With all the buzz about brain science, is it possible to lose sight of the mind?

Dan Siegel, a pioneer in the applications of brain science to psychotherapy, wants to make sure we don’t, reminding us that the mind is much bigger than the brain. It extends throughout the whole body and it also includes other people.

In this video with Networker Editor Rich Simon, Siegel explains what this means for psychotherapy, and for cultivating a fuller, more rewarding relationship between you and your client.

As a mental health professional, Siegel argues, you’re not just looking at what’s inside a client’s head. You’re working with the fully embodied, relational mind. And during the assessment phase, you’re fundamentally exploring just how healthy that mind is.

“The human mind is, in a very real sense, much bigger and more expansive than the skull that we imagine to house it,” Siegel says. “Specifically, relationships are the sharing between people of energy and information flow. The brain and its whole body are the embodied mechanism of that flow, and the mind is the self-organizing process that regulates that flow.” What you do with your mind, he adds, “can even change the structure of your brain.”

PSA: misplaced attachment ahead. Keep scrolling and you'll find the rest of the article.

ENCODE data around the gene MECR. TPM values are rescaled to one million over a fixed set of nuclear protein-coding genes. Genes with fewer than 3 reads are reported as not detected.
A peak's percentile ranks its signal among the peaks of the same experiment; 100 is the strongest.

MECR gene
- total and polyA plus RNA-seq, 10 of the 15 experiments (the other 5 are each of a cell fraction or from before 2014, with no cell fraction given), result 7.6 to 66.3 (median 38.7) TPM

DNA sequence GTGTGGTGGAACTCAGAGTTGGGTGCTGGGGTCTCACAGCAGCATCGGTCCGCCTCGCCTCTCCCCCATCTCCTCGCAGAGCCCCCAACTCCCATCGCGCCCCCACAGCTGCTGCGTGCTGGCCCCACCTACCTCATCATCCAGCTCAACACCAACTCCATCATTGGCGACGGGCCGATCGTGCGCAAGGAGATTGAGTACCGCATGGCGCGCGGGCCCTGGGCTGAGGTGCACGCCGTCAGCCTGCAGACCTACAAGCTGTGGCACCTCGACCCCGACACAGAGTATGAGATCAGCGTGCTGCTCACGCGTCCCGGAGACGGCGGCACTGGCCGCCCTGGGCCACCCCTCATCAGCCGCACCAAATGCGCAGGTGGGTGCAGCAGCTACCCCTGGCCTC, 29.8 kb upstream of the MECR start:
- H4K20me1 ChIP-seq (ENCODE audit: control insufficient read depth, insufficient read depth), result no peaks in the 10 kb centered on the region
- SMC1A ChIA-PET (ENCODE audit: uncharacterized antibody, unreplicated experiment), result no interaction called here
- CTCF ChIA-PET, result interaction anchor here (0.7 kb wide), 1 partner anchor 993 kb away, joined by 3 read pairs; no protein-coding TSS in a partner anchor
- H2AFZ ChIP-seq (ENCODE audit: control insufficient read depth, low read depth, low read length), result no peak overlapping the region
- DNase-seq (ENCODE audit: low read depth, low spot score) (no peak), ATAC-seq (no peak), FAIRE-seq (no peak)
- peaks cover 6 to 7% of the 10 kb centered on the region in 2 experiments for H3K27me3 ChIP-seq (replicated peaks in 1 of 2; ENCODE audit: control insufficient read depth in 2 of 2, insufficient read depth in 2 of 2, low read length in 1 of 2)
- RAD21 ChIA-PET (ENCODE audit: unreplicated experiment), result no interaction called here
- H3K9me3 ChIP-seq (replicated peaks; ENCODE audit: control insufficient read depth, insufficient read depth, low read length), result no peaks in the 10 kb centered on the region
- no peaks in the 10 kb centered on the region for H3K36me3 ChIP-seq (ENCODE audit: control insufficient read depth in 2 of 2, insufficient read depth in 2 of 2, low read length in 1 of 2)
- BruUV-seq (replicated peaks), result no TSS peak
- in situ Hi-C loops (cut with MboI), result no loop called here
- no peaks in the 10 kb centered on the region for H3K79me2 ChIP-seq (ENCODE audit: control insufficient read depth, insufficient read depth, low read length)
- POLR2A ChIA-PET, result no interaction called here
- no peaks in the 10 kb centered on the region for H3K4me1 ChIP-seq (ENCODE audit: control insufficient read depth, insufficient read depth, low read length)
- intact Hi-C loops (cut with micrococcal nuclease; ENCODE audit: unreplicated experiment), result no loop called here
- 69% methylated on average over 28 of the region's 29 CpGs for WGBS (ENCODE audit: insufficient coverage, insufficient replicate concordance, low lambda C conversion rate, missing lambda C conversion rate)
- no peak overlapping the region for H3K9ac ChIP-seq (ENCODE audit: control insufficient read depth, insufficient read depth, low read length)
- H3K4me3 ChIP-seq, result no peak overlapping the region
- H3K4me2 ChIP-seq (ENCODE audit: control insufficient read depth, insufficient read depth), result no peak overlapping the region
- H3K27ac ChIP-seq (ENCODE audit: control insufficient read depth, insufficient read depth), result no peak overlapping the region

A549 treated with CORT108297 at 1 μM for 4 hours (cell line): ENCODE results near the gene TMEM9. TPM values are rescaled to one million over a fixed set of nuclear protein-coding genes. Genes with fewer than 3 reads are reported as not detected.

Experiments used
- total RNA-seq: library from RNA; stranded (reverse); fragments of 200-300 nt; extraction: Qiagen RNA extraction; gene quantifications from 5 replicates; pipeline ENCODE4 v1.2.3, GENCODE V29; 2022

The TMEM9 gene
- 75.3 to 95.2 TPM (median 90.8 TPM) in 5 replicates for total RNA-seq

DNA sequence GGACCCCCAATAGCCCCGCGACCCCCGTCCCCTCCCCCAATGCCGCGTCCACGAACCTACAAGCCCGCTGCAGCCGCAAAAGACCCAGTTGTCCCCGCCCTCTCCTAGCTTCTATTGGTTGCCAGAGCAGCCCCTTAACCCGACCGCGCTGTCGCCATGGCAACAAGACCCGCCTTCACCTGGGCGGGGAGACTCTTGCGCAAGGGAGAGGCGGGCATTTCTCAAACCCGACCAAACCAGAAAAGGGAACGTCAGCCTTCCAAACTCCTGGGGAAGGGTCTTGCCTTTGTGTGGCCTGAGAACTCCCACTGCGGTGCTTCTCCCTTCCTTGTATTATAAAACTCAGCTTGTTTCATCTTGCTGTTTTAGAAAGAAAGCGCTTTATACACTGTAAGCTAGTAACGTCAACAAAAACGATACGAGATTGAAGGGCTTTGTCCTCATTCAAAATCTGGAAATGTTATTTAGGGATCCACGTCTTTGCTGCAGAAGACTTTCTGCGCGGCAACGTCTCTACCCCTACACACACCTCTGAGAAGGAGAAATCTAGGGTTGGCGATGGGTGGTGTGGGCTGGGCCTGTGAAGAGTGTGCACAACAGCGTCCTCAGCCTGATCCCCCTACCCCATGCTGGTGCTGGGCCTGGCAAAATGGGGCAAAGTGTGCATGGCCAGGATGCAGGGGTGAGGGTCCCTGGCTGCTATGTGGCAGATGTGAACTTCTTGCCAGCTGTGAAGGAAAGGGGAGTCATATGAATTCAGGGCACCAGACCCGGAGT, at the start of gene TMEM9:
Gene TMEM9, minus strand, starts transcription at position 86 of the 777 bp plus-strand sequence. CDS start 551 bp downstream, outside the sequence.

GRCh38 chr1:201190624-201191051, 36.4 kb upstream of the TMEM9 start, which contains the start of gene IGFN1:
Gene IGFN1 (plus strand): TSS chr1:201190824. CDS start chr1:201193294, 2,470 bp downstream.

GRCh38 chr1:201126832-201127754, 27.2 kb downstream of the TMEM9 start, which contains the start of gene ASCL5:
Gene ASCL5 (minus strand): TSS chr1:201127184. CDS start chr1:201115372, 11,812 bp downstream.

Rich Simon

Richard Simon, PhD, founded Psychotherapy Networker and served as the editor for more than 40 years. He received every major magazine industry honor, including the National Magazine Award. Rich passed away November 2020, and we honor his memory and contributions to the field every day.

Dan Siegel

Longtime Psychotherapy Networker contributor Daniel J. Siegel, MD, is a graduate of Harvard Medical School and completed his postgraduate medical education at UCLA with training in pediatrics and child, adolescent, and adult psychiatry. He is currently a clinical professor of psychiatry at the UCLA School of Medicine, founding co-director of UCLA’s Mindful Awareness Research Center, founding co-investigator at the UCLA Center for Culture, Brain and Development, and executive director of the Mindsight Institute, an educational center devoted to promoting insight, compassion, and empathy in individuals, families, institutions, and communities. Dr. Siegel’s psychotherapy practice spans thirty years, and he has published extensively for the professional audience. He serves as the Founding Editor for the Norton Professional Series on Interpersonal Neurobiology which includes over 70 textbooks.